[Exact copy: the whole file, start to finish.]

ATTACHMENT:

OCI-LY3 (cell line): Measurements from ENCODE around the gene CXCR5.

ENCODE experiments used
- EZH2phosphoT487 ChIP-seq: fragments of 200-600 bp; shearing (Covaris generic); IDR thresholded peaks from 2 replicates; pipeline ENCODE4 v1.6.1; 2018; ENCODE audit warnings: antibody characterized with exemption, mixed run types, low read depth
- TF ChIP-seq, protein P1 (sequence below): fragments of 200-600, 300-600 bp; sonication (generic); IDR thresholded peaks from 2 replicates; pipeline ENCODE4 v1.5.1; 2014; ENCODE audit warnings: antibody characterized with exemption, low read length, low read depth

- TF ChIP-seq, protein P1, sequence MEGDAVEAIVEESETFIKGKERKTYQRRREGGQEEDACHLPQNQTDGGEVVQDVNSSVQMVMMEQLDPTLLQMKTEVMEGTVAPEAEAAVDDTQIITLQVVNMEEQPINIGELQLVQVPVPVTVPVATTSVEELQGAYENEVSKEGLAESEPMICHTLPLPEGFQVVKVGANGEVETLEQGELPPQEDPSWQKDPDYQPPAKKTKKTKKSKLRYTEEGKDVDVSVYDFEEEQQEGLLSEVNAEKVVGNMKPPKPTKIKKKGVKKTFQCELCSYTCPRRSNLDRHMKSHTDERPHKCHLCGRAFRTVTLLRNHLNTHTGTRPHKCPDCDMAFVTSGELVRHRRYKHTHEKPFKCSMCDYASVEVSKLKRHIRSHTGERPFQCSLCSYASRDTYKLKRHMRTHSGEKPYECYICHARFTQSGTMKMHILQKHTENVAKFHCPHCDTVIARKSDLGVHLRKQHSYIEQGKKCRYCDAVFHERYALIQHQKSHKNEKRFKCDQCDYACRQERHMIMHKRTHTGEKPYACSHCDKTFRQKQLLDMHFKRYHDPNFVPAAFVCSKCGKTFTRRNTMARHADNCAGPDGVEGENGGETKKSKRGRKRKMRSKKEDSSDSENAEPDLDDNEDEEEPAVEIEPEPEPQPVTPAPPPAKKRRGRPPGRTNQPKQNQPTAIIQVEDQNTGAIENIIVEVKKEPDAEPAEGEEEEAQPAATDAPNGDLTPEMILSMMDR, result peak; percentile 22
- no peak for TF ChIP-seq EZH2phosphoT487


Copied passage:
OCI-LY3 (cell line): Measurements from ENCODE around the gene CXCR5.

ENCODE experiments used
- EZH2phosphoT487 ChIP-seq: fragments of 200-600 bp; shearing (Covaris generic); IDR thresholded peaks from 2 replicates; pipeline ENCODE4 v1.6.1; 2018; ENCODE audit warnings: antibody characterized with exemption, mixed run types, low read depth
- TF ChIP-seq, protein P1 (sequence below): fragments of 200-600, 300-600 bp; sonication (generic); IDR thresholded peaks from 2 replicates; pipeline ENCODE4 v1.5.1; 2014; ENCODE audit warnings: antibody characterized with exemption, low read length, low read depth

- TF ChIP-seq, protein P1, sequence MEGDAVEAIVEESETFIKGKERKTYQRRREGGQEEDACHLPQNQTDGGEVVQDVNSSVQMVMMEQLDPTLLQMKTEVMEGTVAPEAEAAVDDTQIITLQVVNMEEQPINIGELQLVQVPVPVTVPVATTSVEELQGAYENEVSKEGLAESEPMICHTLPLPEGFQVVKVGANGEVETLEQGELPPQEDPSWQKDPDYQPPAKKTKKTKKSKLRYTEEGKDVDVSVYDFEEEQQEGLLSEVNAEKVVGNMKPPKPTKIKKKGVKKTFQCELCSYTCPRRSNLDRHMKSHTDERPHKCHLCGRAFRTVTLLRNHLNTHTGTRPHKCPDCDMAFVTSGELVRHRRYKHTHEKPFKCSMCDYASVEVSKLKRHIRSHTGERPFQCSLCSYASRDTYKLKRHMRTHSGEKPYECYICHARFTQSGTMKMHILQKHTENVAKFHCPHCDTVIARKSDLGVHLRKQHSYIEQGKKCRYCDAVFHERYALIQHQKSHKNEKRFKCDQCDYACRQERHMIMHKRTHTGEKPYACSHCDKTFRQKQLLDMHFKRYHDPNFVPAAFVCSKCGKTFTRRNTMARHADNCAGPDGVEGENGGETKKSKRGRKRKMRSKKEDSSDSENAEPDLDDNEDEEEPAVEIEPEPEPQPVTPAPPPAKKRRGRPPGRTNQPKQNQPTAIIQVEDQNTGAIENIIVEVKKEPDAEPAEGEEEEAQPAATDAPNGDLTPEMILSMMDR, result peak; percentile 22
- no peak for TF ChIP-seq EZH2phosphoT487